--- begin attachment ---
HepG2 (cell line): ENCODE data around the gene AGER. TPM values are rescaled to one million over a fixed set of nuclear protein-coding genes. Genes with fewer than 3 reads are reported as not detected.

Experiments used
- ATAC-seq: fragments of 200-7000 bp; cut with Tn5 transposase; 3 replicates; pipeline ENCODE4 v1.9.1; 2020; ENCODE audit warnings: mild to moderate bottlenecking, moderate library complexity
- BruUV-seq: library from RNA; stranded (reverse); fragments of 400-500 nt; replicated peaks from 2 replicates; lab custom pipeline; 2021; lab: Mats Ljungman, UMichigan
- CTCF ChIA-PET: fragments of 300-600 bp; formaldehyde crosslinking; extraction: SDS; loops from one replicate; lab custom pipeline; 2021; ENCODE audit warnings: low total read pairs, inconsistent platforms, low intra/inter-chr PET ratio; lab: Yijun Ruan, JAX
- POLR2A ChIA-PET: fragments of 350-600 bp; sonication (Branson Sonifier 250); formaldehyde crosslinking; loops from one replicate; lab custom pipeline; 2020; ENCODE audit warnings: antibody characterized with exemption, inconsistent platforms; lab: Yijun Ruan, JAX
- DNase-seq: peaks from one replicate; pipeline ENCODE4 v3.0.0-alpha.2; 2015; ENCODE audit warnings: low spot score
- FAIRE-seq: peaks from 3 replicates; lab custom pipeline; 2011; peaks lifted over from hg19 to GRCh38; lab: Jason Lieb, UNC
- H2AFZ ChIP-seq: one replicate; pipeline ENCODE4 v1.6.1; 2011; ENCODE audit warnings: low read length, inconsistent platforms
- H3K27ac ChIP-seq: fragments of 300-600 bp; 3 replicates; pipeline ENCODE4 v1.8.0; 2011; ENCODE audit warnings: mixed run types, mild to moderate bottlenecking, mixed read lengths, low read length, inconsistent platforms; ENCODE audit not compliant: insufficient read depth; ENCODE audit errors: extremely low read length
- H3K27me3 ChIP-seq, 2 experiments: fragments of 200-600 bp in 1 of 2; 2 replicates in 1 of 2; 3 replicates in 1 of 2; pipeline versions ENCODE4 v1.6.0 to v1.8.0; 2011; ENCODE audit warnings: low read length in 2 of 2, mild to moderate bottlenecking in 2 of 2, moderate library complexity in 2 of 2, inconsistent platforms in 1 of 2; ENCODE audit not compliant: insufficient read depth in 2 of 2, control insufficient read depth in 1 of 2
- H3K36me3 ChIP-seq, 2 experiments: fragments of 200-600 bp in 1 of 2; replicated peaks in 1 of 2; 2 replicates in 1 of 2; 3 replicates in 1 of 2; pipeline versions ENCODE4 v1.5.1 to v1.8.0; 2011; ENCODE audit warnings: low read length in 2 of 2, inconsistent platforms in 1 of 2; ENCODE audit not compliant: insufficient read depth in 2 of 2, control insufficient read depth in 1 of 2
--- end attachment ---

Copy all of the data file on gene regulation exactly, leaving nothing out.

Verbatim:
HepG2 (cell line): ENCODE data around the gene AGER. TPM values are rescaled to one million over a fixed set of nuclear protein-coding genes. Genes with fewer than 3 reads are reported as not detected.

Experiments used
- ATAC-seq: fragments of 200-7000 bp; cut with Tn5 transposase; 3 replicates; pipeline ENCODE4 v1.9.1; 2020; ENCODE audit warnings: mild to moderate bottlenecking, moderate library complexity
- BruUV-seq: library from RNA; stranded (reverse); fragments of 400-500 nt; replicated peaks from 2 replicates; lab custom pipeline; 2021; lab: Mats Ljungman, UMichigan
- CTCF ChIA-PET: fragments of 300-600 bp; formaldehyde crosslinking; extraction: SDS; loops from one replicate; lab custom pipeline; 2021; ENCODE audit warnings: low total read pairs, inconsistent platforms, low intra/inter-chr PET ratio; lab: Yijun Ruan, JAX
- POLR2A ChIA-PET: fragments of 350-600 bp; sonication (Branson Sonifier 250); formaldehyde crosslinking; loops from one replicate; lab custom pipeline; 2020; ENCODE audit warnings: antibody characterized with exemption, inconsistent platforms; lab: Yijun Ruan, JAX
- DNase-seq: peaks from one replicate; pipeline ENCODE4 v3.0.0-alpha.2; 2015; ENCODE audit warnings: low spot score
- FAIRE-seq: peaks from 3 replicates; lab custom pipeline; 2011; peaks lifted over from hg19 to GRCh38; lab: Jason Lieb, UNC
- H2AFZ ChIP-seq: one replicate; pipeline ENCODE4 v1.6.1; 2011; ENCODE audit warnings: low read length, inconsistent platforms
- H3K27ac ChIP-seq: fragments of 300-600 bp; 3 replicates; pipeline ENCODE4 v1.8.0; 2011; ENCODE audit warnings: mixed run types, mild to moderate bottlenecking, mixed read lengths, low read length, inconsistent platforms; ENCODE audit not compliant: insufficient read depth; ENCODE audit errors: extremely low read length
- H3K27me3 ChIP-seq, 2 experiments: fragments of 200-600 bp in 1 of 2; 2 replicates in 1 of 2; 3 replicates in 1 of 2; pipeline versions ENCODE4 v1.6.0 to v1.8.0; 2011; ENCODE audit warnings: low read length in 2 of 2, mild to moderate bottlenecking in 2 of 2, moderate library complexity in 2 of 2, inconsistent platforms in 1 of 2; ENCODE audit not compliant: insufficient read depth in 2 of 2, control insufficient read depth in 1 of 2
- H3K36me3 ChIP-seq, 2 experiments: fragments of 200-600 bp in 1 of 2; replicated peaks in 1 of 2; 2 replicates in 1 of 2; 3 replicates in 1 of 2; pipeline versions ENCODE4 v1.5.1 to v1.8.0; 2011; ENCODE audit warnings: low read length in 2 of 2, inconsistent platforms in 1 of 2; ENCODE audit not compliant: insufficient read depth in 2 of 2, control insufficient read depth in 1 of 2